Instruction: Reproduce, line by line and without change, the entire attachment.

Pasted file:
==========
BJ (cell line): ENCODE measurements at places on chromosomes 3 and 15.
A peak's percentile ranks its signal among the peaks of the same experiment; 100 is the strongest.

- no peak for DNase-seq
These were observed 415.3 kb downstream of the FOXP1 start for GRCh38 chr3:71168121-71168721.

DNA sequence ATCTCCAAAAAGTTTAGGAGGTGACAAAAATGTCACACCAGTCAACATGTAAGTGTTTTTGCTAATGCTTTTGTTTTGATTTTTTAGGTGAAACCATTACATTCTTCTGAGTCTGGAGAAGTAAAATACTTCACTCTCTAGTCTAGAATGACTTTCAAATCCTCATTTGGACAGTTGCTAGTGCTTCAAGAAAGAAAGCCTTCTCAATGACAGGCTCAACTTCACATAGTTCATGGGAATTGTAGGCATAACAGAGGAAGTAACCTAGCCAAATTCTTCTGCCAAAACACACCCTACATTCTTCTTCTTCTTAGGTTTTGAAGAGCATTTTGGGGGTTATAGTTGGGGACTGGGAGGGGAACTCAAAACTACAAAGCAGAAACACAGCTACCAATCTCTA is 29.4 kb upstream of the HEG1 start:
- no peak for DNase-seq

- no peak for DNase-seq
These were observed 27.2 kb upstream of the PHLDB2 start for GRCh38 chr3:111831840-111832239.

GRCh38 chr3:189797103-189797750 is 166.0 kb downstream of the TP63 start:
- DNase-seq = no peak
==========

BJ (cell line): ENCODE measurements at places on chromosomes 3 and 15.
A peak's percentile ranks its signal among the peaks of the same experiment; 100 is the strongest.

- no peak for DNase-seq
These were observed 415.3 kb downstream of the FOXP1 start for GRCh38 chr3:71168121-71168721.

DNA sequence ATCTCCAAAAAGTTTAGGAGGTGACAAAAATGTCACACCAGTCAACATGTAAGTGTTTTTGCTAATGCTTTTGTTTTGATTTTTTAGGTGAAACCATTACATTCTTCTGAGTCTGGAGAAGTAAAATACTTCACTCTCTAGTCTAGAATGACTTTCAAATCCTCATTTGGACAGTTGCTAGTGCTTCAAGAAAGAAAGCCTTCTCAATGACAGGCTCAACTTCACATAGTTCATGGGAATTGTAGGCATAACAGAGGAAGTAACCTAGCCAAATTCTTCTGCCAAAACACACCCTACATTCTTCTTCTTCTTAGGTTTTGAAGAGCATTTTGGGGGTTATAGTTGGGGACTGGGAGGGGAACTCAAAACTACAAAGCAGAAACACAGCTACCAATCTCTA is 29.4 kb upstream of the HEG1 start:
- no peak for DNase-seq

- no peak for DNase-seq
These were observed 27.2 kb upstream of the PHLDB2 start for GRCh38 chr3:111831840-111832239.

GRCh38 chr3:189797103-189797750 is 166.0 kb downstream of the TP63 start:
- DNase-seq = no peak